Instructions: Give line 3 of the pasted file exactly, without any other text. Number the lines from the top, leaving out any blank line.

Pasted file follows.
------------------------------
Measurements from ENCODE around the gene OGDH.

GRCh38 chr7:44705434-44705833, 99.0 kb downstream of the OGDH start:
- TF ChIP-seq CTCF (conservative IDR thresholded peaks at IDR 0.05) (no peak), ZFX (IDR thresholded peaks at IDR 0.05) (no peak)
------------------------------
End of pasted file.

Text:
- TF ChIP-seq CTCF (conservative IDR thresholded peaks at IDR 0.05) (no peak), ZFX (IDR thresholded peaks at IDR 0.05) (no peak)